Citibike has been in operation for about a month now and, just like many people predicted, it has resulted in the deaths of hundreds of tourists, the mass exodus of New Yorkers from neighborhoods with bike share stations, and the implementation of Bloomberg's nefarious communist plan to ban all cars from New York City forever. It's been madness, I tell you—MADNESS!
Or, you know, none of those things have happened and the bike apocalypse that was predicted by such New York luminaries as the editorial board at The New York Observer and The Wall Street Journal and a bunch of people on Facebook who you went to high school with and who now live in Murray Hill. God, high school was awful.
Anyway. The launch of Citibike has not been without its minor flaws, namely docking stations that seem to be available on the Citibike app, only to actually be full, and, uh, that's kind of it? Yet people still continue to hate on it. George Gurley interviews notorious Citibike hater and WSJ writer and editor, Dorothy Rabinowitz, in New York Magazine, and tries to get at the root of her Citibike animosity. It's simple really. Rabinowitz thinks the bikes portend the end of humanity. Well, that's rational, right? Allow her to explain, "I realized it was like some science-fiction thing. The pods have landed, only they've landed with the racks, and they're coming with allies called bicyclists. The activating force behind all of the fury was the racks, instruments of aesthetic torture...I was thinking, No one is going to live with it. I literally thought that. And then when I saw the bicycles on top of it, I realized this is the stuff of your darkest aesthetic dreams. There is nothing human about the racks. Not even when people get on the bikes.”
And, apparently, Rabinowitz (who has been openly mocked by both Jon Stewart and Stephen Colbert for her comparison of the introduction of Citibike to the programs of totalitarian governments) is not alone. She recounts being approached on the street by people who walk up to her "and say, 'I'm so glad you said that about the bikes.'" Rabinowitz says she replies, "'What the hell are we whispering about? What is this, East Germany?'" Yes! Exactly right, Dorothy. This is East Germany and the recent revelation that the NSA spies on all of us all the time is definitely evocative of the programs of the East German Stasi. In fact, what are your views on NSA spying? Well, Rabinowitz tells Gurley, “Surveillance is important in the war against terror, which exists. Snooping into what? Most sane people would say, 'Go ahead, look at my e-mail correspondence, what do I care? As long you stop the bombers in Boston.' I mean, that is the normal, visceral American response.”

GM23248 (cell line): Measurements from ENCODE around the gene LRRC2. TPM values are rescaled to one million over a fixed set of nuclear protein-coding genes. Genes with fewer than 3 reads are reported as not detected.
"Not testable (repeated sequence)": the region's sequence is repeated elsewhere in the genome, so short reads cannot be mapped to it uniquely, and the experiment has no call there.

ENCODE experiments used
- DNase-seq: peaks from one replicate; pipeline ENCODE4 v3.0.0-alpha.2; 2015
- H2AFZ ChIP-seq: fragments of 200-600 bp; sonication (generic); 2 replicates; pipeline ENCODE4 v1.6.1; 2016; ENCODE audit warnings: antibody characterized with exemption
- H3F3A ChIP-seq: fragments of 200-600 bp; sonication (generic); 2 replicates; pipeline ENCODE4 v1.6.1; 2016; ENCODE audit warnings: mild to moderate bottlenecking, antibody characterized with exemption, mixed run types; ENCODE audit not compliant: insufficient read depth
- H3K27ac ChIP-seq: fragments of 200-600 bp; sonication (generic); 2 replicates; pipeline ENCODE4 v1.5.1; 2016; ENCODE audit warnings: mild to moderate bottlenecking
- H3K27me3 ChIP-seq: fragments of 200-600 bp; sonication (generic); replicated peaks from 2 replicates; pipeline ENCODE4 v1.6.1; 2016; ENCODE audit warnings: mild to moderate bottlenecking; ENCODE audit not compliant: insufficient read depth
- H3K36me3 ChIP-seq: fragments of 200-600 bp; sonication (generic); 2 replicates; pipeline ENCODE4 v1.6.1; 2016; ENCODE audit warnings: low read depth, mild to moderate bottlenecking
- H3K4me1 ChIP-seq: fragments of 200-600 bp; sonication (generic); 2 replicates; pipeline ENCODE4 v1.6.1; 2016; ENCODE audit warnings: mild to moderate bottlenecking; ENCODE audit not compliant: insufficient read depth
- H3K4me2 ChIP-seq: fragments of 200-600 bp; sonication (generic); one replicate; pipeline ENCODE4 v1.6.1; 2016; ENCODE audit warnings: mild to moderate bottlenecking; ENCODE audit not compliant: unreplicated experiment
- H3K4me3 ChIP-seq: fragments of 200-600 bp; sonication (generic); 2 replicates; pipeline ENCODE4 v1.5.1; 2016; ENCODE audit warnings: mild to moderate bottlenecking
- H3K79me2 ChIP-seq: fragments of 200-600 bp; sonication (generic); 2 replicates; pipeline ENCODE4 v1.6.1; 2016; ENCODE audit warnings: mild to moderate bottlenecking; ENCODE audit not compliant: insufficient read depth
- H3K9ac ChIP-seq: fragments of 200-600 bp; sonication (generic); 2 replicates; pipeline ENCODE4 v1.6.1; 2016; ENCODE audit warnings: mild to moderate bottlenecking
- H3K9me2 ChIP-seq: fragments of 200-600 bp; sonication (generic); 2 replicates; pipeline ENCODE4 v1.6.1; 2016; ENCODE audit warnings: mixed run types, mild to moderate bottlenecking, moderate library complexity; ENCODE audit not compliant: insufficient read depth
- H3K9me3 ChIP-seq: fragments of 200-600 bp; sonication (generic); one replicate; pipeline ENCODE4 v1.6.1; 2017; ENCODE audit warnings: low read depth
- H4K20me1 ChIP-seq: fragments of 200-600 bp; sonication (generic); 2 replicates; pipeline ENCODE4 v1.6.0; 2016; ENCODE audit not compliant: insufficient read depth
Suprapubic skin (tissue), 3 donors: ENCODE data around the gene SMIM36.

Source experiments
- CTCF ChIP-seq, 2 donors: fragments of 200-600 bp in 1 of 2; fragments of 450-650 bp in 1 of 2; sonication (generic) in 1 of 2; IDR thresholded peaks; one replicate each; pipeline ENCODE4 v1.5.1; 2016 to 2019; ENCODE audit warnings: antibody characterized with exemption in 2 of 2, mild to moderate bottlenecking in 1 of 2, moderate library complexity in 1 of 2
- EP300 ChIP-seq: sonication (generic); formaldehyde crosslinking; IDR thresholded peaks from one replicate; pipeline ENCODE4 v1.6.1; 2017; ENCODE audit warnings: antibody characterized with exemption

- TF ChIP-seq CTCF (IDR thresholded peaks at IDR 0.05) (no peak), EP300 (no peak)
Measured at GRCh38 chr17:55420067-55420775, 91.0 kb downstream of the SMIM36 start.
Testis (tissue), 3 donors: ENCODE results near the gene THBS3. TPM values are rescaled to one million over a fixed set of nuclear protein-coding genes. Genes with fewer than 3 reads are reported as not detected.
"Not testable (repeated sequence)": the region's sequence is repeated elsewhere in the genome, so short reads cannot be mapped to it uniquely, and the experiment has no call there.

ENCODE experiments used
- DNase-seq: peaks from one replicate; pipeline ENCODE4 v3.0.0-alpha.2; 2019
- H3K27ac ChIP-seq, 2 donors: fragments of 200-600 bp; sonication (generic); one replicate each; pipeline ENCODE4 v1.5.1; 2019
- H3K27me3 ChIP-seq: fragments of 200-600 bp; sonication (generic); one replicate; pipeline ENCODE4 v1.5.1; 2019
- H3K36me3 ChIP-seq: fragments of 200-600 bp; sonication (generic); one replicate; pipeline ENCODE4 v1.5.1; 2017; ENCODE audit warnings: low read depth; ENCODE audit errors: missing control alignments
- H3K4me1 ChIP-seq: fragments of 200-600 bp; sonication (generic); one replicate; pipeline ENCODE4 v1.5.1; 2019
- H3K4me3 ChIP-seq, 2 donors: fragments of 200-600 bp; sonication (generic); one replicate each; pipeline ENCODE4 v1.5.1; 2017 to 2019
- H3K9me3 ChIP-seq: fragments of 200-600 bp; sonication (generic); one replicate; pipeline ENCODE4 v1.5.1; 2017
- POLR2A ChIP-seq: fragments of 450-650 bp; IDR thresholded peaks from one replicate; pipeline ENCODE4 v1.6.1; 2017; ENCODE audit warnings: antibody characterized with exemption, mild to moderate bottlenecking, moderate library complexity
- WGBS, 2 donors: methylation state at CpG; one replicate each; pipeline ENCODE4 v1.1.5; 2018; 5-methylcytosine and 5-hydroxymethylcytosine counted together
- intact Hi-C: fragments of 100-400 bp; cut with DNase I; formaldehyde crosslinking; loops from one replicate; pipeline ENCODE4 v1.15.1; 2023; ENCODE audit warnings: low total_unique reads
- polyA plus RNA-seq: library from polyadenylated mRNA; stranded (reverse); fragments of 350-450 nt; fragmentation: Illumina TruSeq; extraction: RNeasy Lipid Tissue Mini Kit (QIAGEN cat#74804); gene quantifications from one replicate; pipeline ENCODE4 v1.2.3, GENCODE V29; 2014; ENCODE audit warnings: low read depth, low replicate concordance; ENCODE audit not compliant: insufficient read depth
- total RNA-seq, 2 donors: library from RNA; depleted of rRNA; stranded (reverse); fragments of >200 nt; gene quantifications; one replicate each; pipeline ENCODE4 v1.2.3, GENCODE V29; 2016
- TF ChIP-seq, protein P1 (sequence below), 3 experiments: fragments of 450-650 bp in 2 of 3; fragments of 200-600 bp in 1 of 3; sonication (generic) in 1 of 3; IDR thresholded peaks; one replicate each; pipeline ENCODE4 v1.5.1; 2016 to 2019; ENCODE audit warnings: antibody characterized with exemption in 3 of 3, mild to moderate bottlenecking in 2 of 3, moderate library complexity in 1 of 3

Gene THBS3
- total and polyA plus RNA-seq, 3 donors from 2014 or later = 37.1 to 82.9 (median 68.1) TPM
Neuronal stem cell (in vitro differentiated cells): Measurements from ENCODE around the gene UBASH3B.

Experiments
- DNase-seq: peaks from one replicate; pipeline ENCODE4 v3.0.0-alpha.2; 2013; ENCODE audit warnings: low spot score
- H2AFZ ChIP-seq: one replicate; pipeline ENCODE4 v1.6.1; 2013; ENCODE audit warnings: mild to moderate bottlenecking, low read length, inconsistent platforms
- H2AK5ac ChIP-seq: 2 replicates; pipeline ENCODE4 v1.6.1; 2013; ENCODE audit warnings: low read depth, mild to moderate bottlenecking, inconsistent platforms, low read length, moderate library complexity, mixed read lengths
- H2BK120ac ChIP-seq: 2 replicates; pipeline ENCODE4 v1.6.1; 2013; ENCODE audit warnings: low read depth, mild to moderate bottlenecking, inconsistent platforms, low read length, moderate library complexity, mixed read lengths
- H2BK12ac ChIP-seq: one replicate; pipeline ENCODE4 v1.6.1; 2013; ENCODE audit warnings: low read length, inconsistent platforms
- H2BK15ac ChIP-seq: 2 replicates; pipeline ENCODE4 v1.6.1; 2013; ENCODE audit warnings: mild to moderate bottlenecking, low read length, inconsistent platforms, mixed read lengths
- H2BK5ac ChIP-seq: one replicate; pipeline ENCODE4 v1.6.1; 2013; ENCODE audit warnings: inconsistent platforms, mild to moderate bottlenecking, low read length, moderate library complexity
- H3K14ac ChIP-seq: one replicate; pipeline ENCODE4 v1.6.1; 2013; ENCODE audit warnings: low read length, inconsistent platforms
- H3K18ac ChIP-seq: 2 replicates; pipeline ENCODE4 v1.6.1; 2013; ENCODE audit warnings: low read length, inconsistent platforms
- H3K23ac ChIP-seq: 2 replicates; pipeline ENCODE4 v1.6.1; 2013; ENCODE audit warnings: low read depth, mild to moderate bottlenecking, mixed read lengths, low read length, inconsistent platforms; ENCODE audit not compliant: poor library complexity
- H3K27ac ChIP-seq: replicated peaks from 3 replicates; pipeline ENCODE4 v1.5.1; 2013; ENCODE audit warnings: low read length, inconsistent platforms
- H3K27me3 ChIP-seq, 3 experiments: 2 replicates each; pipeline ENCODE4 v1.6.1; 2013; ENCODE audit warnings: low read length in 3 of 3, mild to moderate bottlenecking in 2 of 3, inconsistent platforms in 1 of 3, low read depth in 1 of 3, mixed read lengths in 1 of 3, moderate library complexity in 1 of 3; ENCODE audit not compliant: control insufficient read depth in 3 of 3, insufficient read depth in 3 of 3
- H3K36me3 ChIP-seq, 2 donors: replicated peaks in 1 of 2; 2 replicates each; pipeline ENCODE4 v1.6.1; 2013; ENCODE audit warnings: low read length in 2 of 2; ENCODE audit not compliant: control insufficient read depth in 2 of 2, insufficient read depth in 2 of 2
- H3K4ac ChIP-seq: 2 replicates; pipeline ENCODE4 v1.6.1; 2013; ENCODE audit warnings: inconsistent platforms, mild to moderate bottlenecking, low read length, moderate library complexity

Sure it is. The "normal, visceral American response" is definitely to want the government looking at your email because if the government didn't have that power, then they never would have been able to stop the bombing in Boston. And think how much destruction would have been caused! Terrible. So glad that didn't happen. Whew.
So, basically, Dorothy Rabinowitz thinks that we are living in a totalitarian state because of a bike share program, but not because the government is checking our every Facebook status update. This is the kind of person who still hates Citibike, despite it being overwhelmingly popular (72% approval rate via recent polling.) I guess the answer to the question of why some people still hate Citibike is simple: they're cranky old people whose logic is as riddled with holes as city streets are with potholes.
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